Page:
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What you see when you see a thing depends upon what you see the thing as … But what you see the thing as depends upon what you know about what you are seeing… Here is Smith at sea on a foggy evening, and as lost as ever he can be. Suddenly the skies clear and Smith sees the Pole Star.
What you see when you see a thing depends upon what you see the thing as…But what you see the thing as depends upon what you know about what you are seeing…
Here is Smith at sea on a foggy evening, and as lost as ever he can be. Suddenly the skies clear and Smith sees the Pole Star.
What happens next?
In particular, what are the consequences of what Smith perceives for what he comes to believe and do?
That depends upon what he sees the Pole star as...
If for example he sees the star that is the Celestial North Pole then Smith will know, to that extent, where he is -- and we may confidently expect the he will utter “saved!” and make for port.
Whereas, if he sees the Pole Star, but takes it to be a firefly, then seeing the Pole Star may have no particular consequences for his behavior or his further cognitive states.
Smith will be just as lost after he sees it as he was before.
October 6, 2004
Lateral geniculate nucleus
Primary visual cortex
Another approach to understanding visual perception is to develop models of how the fluctuating patterns of light reaching the eyes are processed to yield information about the surrounding world, without necessarily referring to any physiological mechanisms.
Marr used the term “computational theory” to describe this aspect of his approach to visual perception.
The term does not mean a theory that is just something to do w/computers.
Instead it expresses the specific and very powerful idea that the first stage in understanding perception is to identify the information that a perceiver needs from the world, and the regular properties of the world that can be incorporated into processes for obtaining that information.
In other words, we need to know what computations a visual system needs to perform, before attempting to understand how to carry them out.
Synesthesia syn-es-the-sian. Physiol.Sensation produced at a point other thanor remote from the point of stimulation, as of a color from hearing acertain sound (fr. Gk, syn = together + aisthesis = to perceive). Synesthesia is an involuntary joiningin which the real information of one sense is accompanied by a perception in another sense. In addition to being involuntary, this additional perception is regarded by the synesthete as real, often outside the body, instead of imagined in the mind's eye. It also has some other interesting features that clearly separate it from artistic fancy or purple prose. Its reality and vividness are what make synesthesia so interesting in its violation of conventional perception. Synesthesia is also fascinating because logically it should not be a product of the human brain, where the evolutionary trend has been for increasing separation of function anatomically. R. Cytowic, "Synesthesia: A Union of the Senses" Springer-Verlag, NY (p.1)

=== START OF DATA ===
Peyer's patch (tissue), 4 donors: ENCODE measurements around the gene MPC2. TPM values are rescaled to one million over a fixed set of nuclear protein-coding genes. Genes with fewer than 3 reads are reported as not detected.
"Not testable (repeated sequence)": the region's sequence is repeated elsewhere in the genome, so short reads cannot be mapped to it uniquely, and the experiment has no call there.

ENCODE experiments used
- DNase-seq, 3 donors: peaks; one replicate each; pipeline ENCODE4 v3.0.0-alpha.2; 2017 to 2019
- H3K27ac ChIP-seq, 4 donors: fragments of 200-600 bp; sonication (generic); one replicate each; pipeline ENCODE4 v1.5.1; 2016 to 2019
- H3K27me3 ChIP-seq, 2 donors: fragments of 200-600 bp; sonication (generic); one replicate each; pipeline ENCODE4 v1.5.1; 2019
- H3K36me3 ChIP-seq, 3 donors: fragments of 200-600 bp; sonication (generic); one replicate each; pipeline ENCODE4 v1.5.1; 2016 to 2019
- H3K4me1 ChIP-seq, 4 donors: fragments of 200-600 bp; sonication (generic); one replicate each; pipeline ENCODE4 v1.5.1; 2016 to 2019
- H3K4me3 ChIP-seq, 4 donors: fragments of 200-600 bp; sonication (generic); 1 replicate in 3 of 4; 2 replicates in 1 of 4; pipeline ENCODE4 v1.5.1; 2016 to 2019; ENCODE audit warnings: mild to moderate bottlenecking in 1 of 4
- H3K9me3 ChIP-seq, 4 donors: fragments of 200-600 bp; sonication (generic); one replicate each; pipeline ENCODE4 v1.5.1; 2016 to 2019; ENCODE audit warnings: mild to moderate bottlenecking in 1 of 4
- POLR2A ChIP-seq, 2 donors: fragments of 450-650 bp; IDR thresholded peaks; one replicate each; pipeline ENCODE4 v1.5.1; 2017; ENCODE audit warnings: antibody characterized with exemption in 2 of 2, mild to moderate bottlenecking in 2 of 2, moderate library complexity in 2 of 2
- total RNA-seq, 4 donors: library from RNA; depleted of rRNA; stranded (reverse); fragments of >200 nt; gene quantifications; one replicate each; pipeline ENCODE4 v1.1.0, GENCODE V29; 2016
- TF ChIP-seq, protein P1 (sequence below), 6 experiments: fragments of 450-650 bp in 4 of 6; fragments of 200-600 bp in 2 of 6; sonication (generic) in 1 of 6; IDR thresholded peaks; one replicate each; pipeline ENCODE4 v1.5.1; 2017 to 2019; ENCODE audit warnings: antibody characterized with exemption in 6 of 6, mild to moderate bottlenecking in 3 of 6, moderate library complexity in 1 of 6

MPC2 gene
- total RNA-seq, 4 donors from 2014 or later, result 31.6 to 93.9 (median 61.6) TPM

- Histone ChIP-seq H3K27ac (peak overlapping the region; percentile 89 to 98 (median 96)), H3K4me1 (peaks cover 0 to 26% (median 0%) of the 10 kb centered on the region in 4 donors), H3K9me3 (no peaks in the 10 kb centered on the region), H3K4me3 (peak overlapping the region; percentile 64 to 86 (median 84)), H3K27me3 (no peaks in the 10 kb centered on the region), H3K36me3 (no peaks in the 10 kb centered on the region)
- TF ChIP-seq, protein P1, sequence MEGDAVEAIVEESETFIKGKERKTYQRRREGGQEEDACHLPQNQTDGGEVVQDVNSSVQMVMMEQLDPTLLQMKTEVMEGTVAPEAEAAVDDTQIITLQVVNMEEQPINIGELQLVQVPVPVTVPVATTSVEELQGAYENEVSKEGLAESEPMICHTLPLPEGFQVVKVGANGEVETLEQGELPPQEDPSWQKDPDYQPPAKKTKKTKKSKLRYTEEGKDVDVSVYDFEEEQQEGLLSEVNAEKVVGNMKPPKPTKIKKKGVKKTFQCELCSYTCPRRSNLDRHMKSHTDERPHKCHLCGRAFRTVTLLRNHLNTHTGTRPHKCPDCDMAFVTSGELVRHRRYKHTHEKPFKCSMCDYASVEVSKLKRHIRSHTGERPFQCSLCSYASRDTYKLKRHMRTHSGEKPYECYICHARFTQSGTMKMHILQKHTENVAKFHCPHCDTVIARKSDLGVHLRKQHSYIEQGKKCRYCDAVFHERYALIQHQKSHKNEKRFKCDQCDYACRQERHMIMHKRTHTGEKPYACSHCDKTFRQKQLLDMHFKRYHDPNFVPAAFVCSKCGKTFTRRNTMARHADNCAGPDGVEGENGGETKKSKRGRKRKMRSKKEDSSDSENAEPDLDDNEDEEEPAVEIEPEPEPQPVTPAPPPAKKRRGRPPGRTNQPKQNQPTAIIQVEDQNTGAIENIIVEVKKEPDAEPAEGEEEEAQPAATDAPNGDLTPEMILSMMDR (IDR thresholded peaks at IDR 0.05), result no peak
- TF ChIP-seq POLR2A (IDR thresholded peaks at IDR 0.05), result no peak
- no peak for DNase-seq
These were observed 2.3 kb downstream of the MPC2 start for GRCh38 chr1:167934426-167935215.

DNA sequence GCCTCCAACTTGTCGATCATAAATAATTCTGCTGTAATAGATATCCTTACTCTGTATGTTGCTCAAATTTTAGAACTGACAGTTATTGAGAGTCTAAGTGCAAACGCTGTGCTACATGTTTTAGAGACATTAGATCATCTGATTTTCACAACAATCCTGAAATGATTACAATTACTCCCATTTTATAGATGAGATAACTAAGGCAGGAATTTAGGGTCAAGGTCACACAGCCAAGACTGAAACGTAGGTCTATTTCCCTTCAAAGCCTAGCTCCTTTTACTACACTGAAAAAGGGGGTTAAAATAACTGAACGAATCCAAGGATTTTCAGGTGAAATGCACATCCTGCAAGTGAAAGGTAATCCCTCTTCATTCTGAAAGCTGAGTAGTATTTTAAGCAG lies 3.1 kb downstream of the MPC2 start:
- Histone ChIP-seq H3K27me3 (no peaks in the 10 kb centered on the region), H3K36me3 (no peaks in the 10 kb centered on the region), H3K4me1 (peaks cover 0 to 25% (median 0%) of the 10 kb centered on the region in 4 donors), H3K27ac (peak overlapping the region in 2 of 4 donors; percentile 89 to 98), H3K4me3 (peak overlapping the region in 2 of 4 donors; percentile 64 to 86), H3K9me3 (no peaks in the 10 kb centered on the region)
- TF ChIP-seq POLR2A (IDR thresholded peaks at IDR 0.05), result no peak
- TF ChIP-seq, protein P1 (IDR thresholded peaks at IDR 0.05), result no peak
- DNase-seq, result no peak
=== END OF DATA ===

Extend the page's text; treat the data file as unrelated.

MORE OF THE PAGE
The world of the blind…of the blinded…it seems, can be especially rich in such in-between states – the intersensory, the metamodal—states for which we have no common language.
Famous Study of Creativity: French Mathematician Jacques Hadamard asked many scientists and mathematicians, including Einstein about their thought process…
Einstein replied…”The physical entities which seem to serve as elements in thought are…more or less clear images which can be “voluntarily” reproduced and combined…”
“…Some are of visual and some of muscular type. Conventional words or other signs have to be sought for laboriously only in a secondary stage…”
“There is increasing evidence from neuroscience for the extraordinarily rich interconnectedness and interactions of the sensory areas of the brain, and the difficulty, therefore, of saying that anything is purely visual or purely auditory, or purely anything.”
“Some philosophers—professional artificial-intelligence critic Hubert Dreyfus for one—maintain that achieving human-level intelligence is impossible without a body.”The Age of Spiritual Machines,Ray Kurzweil, Penguin Books, 1999